We often get asked what is the one best thing we can do in our gardens to help attract in birds. What do you think the answer is? My reply to this is usually get a hedge in, or if it's a tiny garden, get at least a couple of shrubs. My logic behind this, well a hedge has got a number of benefits for wildlife, not just birds. Many garden birds, and open country species like yellowhammers too, need shelter for nesting and roosting, a hedge can provide both. Many hedgerow shrubs provide fruit, berries that attract birds as well as nectar rich flowers, great for bees and edible foliage for the caterpillars of moths and butterflies. Hedges also give connectivity, linking up gardens and allowing safe movement, not just for birds but also for creatures like hedgehogs and toads that often shelter at the base.

So all in all a hedge is pretty good thing to have for wildlife. But in recent decades they seem to have been dropped in favour of the instant barrier of a fence. Saying I hate fences is probably a bit strong but I have a mild dislike for them. This has nothing to do with an incident involving a fence and a wheelie bin last week (don't ask!) but they just offer nothing for wildlife, well apart from spiders which may hide in the gaps! A hedge however is bursting with life and is a better long term investment than a fence. A well kept hedge with a few prickly species in it offers a great security feature as well as being less likely to blow over in a gale.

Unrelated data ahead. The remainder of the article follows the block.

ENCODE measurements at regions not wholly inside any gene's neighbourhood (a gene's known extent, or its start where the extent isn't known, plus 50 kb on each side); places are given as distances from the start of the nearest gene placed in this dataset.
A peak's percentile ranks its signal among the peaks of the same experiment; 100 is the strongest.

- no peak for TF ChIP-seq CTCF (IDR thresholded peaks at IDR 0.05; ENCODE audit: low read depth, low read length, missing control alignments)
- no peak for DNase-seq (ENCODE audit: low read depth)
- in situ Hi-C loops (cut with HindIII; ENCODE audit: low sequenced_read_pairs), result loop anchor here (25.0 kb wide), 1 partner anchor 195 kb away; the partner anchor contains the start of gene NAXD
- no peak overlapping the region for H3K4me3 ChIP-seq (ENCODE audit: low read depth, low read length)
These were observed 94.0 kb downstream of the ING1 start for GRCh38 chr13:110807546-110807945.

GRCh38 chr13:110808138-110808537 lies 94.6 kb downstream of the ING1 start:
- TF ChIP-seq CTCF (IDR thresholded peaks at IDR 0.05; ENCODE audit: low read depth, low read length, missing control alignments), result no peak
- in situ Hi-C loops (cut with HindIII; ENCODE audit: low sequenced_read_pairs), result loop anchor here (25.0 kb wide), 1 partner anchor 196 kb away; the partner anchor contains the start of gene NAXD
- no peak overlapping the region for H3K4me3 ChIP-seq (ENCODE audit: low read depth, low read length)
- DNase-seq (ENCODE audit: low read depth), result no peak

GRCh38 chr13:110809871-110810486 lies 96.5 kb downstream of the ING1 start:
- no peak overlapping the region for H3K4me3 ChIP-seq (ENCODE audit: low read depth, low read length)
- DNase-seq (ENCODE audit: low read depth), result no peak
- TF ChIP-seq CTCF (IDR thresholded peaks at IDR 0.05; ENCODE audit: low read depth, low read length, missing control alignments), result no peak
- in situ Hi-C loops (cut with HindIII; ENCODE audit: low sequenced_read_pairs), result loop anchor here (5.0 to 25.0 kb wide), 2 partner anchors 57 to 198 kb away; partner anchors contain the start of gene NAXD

Have I tempted you? If so, get preparing your boundaries for a bit of winter hedge planting! The RSPB have a great deal with Ashridge nurseries so you can get your hedgerow whips now for planting this winter at a decent price whilst also helping out your local wildlife, have a look at the deal and the details here - Ashridge trees bird friendly hedge mix. The hedge pack includes hawthorn, wild damson, wild privet, hazel, dog rose, field maple and cherry plum.

  • Thanks for your comments Cirrus! Well, a rowan and an apple should be bringing quite the crowd at some point this autumn! I agree with your concerns over the loss of gardens to hard landscaping for drives etc, especially as there are free draining alternatives called geogrids which grass and ground cover plants can grow through!

  • In principle I totally agree with you but, well, I have more than a mild dislike of hedges  !! but only because I am on my own and just couldn't trim it and so on (every so often this really would need to be done.)

    But I do have a couple of trees (rowan and apple) and large shrubs which I  leave 'untidy' for the insects to hibernate in and so on.

    I hope that makes up for the lack of hedge.

    And I do so wish people wouldn't  have car parks instead of a garden  :(